- African Americans. Democrats realize that they have taken the African American vote for granted and as a result have lost some support from African American men. Trump’s limited successes in enterprise zones and criminal justice reform as well as decreasing unemployment will perhaps be the seeds for further positive change. Both parties will support common sense reform of policing including better and more training and diversion of some resources to support non-confrontational interventions.
- Healthcare. Progress will be made in healthcare — this one is tough. Republicans will hopefully see the writing on the wall and compromise to help prevent losing an entire generation of youthful voters. There is some momentum on solving out of control pharmaceutical costs as well as allowing cross state competition for insurance coverage. Republicans should realize that fixing the ACA is far superior from killing it judicially.
- Foreign relations. Biden will slowly right the destruction that Trump caused in international relations. European allies will slowly relax and tentatively accept the new normal. It will take years to undo the damage Trump caused. Biden will soften the stance toward Iran, but is unlikely to reverse changes Trump made with Israel, particularly in the light of Trump’s success helping normalize relations with some of Israel’s Arab neighbors. Based on 20+ years of futility, Biden will not likely reverse Trump’s gradual retreat from foreign intervention in the Middle East and South Asia.
- China. This will be the Biden’s biggest foreign policy challenge. Calm rhetoric will help re-normalize relations, but China could try to take advantage of Biden’s apparent “softness” to push it’s regional expansion. On the other hand, nothing would unite Republicans and Democrats more than Chinese aggression; China must know this and will likely tread carefully.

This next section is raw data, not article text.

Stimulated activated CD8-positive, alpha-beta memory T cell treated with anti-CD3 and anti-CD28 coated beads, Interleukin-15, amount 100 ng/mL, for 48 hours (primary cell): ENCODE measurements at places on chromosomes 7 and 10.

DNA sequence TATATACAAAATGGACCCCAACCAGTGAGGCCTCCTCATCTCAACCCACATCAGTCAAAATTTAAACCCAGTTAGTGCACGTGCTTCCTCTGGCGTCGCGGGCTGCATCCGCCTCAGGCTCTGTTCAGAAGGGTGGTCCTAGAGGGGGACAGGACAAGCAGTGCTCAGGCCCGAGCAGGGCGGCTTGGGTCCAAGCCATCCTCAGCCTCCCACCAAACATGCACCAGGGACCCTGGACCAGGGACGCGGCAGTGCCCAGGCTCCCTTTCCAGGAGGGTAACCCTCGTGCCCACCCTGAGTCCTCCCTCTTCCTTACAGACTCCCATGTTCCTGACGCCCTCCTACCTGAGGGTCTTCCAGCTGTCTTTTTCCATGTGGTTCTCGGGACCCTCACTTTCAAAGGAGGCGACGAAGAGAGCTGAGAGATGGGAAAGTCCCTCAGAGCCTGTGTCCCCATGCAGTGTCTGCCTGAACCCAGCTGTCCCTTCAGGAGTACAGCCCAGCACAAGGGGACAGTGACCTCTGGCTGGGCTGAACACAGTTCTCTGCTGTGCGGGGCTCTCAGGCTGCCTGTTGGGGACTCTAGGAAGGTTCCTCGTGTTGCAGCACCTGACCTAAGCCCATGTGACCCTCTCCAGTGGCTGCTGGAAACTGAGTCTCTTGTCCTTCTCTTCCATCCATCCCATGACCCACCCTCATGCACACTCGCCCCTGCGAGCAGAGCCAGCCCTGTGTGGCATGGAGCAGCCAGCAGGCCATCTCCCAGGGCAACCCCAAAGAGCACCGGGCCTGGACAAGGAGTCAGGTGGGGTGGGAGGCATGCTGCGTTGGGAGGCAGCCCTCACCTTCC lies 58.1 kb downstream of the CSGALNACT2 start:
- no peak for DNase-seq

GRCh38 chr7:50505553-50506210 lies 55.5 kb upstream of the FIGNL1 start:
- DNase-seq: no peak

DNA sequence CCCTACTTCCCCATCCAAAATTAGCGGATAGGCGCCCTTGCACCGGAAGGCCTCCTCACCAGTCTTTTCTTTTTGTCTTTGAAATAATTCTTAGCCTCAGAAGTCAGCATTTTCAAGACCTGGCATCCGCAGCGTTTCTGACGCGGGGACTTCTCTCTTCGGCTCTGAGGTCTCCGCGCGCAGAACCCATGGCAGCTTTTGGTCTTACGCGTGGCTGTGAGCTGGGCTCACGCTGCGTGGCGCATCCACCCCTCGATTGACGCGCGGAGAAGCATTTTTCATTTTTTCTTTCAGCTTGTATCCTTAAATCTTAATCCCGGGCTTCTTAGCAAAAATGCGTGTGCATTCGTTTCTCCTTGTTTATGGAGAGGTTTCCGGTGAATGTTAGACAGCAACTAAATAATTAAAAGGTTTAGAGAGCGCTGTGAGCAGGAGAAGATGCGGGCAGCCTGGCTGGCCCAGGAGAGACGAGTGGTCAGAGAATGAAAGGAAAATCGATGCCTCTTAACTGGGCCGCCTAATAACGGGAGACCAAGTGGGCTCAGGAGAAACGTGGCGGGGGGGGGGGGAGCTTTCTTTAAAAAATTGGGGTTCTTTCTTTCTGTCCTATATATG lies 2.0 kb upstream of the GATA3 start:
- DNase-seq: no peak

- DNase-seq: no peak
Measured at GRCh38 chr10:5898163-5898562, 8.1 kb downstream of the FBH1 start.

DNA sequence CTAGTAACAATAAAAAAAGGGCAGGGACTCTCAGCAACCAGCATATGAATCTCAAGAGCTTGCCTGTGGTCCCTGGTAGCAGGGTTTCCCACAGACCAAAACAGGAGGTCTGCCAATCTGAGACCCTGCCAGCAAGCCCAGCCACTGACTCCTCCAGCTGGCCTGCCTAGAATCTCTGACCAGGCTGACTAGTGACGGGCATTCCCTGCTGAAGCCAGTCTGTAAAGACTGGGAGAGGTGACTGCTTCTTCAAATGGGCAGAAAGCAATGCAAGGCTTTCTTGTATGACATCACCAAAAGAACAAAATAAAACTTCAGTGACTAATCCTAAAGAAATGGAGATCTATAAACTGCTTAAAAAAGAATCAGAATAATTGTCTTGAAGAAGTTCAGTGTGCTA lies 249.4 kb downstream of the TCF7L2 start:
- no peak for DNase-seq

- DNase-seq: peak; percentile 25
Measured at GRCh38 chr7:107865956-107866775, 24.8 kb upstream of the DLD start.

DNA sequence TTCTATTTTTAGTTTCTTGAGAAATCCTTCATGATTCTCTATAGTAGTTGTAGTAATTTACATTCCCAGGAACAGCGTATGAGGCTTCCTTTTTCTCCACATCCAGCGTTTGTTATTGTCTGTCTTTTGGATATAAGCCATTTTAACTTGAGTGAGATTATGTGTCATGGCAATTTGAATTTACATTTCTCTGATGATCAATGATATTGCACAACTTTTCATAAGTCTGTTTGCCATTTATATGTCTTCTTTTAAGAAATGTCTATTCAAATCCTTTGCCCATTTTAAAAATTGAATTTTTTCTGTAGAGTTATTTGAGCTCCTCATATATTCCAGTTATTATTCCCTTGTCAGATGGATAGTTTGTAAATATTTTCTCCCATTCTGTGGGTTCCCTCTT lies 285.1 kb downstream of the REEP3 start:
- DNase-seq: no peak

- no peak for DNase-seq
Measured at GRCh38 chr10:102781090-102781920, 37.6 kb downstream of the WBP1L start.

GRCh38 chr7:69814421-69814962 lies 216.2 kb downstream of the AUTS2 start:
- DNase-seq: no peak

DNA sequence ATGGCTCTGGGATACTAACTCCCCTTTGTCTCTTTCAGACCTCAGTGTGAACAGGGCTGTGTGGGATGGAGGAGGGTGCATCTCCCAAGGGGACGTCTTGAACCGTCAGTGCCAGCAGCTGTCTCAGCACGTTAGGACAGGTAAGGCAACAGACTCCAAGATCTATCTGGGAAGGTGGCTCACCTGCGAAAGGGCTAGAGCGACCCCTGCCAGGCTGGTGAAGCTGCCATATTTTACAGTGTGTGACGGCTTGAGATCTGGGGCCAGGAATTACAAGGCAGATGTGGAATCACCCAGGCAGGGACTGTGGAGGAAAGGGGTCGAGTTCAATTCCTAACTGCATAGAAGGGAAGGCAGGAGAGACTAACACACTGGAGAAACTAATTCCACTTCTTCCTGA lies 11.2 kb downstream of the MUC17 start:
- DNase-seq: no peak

- Massive Debt. Republicans will likely return to being deficit hawks. Optimistically there could be some compromise between parties to curb some spending while rolling back the Trump tax cuts.
- Climate Change. Biden will take leadership in moving toward green policies. Biden will re-join the Paris Accord and push legislation and take executive action to move the country away from fossil fuel dominance. Technological advances will continue to make solar, wind and batteries more economical.
- Roe v. Wade. The chance that the Supreme Court will take up this issue is real. It is also real that even the conservative members of the court would rather the issue be decided by Congress. There is a small but real chance to make progress on this lightning rod issue.
- Extremist Groups. Biden’s willingness to compromise will hopefully de-energize right wing extremism. Democrats will quietly discourage continued violent protests from left-wing groups. Further, the lack of Trump as a rallying point will dampen violence on all sides.
Is it likely that all the above will happen? No. It is not impossible, however, that some meaningful progress will be made. America continually reinvents itself and some of the best progress follows our darkest days.